The situation can arise in basically two ways and in each instance there's generally some fraud going on. Let's say that you're examining a title and see that John gave a mortgage to the bank. Then you see an execution against John. The execution, of course, messes up John's ability to sell his home. If John were to have a "typical closing" his mortgage to the bank would be paid off during the closing, the amount owed under the execution would be withheld to satisfy the creditor and John would get what ever was left over. John decides instead to buy the mortgage from the bank and take an assignment (it costs him no more than if the mortgage proceeds were withheld at a closing to pay off the mortgage) and then foreclose the mortgage. (The mortgage is not merged into the equity of redemption because the execution stands in the way of any such merger and keeps the mortgagee's interest and the equity of redemption effectively "separated.") Anyone (including John) who purchases at the foreclosure sale runs the risk of a challenge to the title (probably from the execution creditor) that the assignment to John effectively extinguished the mortgage because the funds used to buy the mortgage were John's.

Even if the assignment runs to another party the challenge can occur. In Widett & Widett v. Snyder, 392 Mass. 778 (1984) that's just what happened. Although there was no foreclosure in Widett, the priority of various mortgages was at stake. In that case the owner of property paid a lender the amount owed on a mortgage and had an assignment of the mortgage made to his son. The court said that the rule announced in Lyndon v. Campbell would apply and the assigned mortgage was extinguished.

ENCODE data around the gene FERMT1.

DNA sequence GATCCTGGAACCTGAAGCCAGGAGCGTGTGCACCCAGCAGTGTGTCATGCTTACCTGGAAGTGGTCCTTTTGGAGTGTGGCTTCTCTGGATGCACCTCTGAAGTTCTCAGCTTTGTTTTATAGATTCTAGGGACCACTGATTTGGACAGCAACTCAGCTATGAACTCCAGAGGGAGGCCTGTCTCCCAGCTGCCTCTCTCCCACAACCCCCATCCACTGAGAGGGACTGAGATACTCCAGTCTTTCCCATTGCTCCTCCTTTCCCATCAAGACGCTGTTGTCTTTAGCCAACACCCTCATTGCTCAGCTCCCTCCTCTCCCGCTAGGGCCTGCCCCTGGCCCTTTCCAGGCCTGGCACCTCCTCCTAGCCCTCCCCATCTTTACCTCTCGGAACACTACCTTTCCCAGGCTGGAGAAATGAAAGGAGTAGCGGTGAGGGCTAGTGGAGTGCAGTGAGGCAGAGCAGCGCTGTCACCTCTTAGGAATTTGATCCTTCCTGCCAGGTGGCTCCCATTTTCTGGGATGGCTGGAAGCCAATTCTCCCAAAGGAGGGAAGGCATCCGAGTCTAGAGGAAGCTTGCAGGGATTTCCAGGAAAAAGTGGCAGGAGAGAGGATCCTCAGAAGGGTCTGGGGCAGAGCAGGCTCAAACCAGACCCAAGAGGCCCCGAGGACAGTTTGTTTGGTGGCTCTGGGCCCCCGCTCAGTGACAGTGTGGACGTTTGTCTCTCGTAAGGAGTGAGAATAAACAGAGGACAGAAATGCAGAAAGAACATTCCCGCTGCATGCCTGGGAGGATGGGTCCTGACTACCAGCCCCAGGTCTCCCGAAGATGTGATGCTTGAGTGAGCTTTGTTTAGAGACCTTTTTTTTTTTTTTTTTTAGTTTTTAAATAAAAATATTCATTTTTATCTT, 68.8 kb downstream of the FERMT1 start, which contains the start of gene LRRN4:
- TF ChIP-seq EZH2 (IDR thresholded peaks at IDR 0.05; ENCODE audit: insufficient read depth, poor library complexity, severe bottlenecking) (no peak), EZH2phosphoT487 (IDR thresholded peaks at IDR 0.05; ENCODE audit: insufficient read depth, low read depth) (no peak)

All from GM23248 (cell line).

The rule doesn't revolve around who physically cuts the check to pay the mortgage but rather whose funds are used to make the payment. For example, in Heller Financial v. Insurance Company of North America, 410 Mass. 400, 573 N.E.2d 8 (1991) where an insurance company anticipated liability under a bond it had issued in the event that a mortgage on the insured's property was foreclosed, it set up a fund in which it deposited money for the purchase of the mortgage in order to avoid the foreclosure. The funds were disbursed to the accounts of the mortgagor-insured, who paid the mortgage and directed that an assignment of the mortgage be made to the insurance company. In connection with the question as to whether the assigned mortgage was thereby extinguished, the court noted "[p]ayments were made by using [the insured's] checks, but the funds belonged to [the insurance company]," and therefore held that the payment was not made by one whose duty it was to pay the mortgage. (The fact that the insurance company made the payments to protect its own interests did not change this result. It never was obligated to pay off the mortgage, although it decided to do so.)

The Disappearing Easement

Here's another one of those instances when a title looks good but in fact it is bad. The problem in this case is that an appurtenant easement that provides access or utilities to the property spontaneously disappears because of the doctrine of merger which, due to the peculiar facts, could be easily missed by the examiner.

Imagine a property that has been granted an easement. The property in chief (the dominant estate) is on Smith Street. The easement that services this property is located on other land situated on Jones Street. The Jones Street property (the servient estate) is very large. The easement is located in the back of the property, far away from Jones Street, so the only way you'd realize that the servient estate was on Jones Street would be if you focused on that portion of the land actually abutting Jones Street far away from the easement area.